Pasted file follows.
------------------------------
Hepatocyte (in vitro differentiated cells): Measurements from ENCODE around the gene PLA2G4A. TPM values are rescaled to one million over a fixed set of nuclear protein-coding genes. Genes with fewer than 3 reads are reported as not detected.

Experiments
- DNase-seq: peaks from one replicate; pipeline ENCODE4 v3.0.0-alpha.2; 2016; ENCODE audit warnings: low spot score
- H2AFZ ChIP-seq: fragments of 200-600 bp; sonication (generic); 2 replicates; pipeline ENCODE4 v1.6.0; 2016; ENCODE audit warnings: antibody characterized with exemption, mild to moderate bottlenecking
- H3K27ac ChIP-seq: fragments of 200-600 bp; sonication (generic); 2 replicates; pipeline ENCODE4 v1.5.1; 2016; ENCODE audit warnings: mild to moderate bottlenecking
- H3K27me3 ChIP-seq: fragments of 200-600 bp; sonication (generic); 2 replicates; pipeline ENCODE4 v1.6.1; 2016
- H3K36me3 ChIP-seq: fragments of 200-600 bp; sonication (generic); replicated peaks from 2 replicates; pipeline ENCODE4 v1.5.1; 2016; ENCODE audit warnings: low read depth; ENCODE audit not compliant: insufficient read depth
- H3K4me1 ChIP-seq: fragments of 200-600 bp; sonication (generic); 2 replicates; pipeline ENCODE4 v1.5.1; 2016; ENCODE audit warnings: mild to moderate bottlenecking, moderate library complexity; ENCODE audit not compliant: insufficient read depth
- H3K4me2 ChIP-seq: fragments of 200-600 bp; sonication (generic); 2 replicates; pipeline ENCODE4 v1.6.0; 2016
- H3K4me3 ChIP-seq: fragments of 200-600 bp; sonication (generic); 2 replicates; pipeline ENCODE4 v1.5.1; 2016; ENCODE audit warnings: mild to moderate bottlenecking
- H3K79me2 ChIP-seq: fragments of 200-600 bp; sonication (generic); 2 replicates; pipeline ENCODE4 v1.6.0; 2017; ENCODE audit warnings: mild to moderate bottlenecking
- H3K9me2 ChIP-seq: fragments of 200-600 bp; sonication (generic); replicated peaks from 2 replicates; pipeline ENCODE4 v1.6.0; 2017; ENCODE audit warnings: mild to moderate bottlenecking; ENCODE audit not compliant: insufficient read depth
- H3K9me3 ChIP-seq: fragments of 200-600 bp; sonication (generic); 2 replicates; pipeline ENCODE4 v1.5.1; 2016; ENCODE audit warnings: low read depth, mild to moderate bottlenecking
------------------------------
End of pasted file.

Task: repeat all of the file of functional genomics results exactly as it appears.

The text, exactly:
Hepatocyte (in vitro differentiated cells): Measurements from ENCODE around the gene PLA2G4A. TPM values are rescaled to one million over a fixed set of nuclear protein-coding genes. Genes with fewer than 3 reads are reported as not detected.

Experiments
- DNase-seq: peaks from one replicate; pipeline ENCODE4 v3.0.0-alpha.2; 2016; ENCODE audit warnings: low spot score
- H2AFZ ChIP-seq: fragments of 200-600 bp; sonication (generic); 2 replicates; pipeline ENCODE4 v1.6.0; 2016; ENCODE audit warnings: antibody characterized with exemption, mild to moderate bottlenecking
- H3K27ac ChIP-seq: fragments of 200-600 bp; sonication (generic); 2 replicates; pipeline ENCODE4 v1.5.1; 2016; ENCODE audit warnings: mild to moderate bottlenecking
- H3K27me3 ChIP-seq: fragments of 200-600 bp; sonication (generic); 2 replicates; pipeline ENCODE4 v1.6.1; 2016
- H3K36me3 ChIP-seq: fragments of 200-600 bp; sonication (generic); replicated peaks from 2 replicates; pipeline ENCODE4 v1.5.1; 2016; ENCODE audit warnings: low read depth; ENCODE audit not compliant: insufficient read depth
- H3K4me1 ChIP-seq: fragments of 200-600 bp; sonication (generic); 2 replicates; pipeline ENCODE4 v1.5.1; 2016; ENCODE audit warnings: mild to moderate bottlenecking, moderate library complexity; ENCODE audit not compliant: insufficient read depth
- H3K4me2 ChIP-seq: fragments of 200-600 bp; sonication (generic); 2 replicates; pipeline ENCODE4 v1.6.0; 2016
- H3K4me3 ChIP-seq: fragments of 200-600 bp; sonication (generic); 2 replicates; pipeline ENCODE4 v1.5.1; 2016; ENCODE audit warnings: mild to moderate bottlenecking
- H3K79me2 ChIP-seq: fragments of 200-600 bp; sonication (generic); 2 replicates; pipeline ENCODE4 v1.6.0; 2017; ENCODE audit warnings: mild to moderate bottlenecking
- H3K9me2 ChIP-seq: fragments of 200-600 bp; sonication (generic); replicated peaks from 2 replicates; pipeline ENCODE4 v1.6.0; 2017; ENCODE audit warnings: mild to moderate bottlenecking; ENCODE audit not compliant: insufficient read depth
- H3K9me3 ChIP-seq: fragments of 200-600 bp; sonication (generic); 2 replicates; pipeline ENCODE4 v1.5.1; 2016; ENCODE audit warnings: low read depth, mild to moderate bottlenecking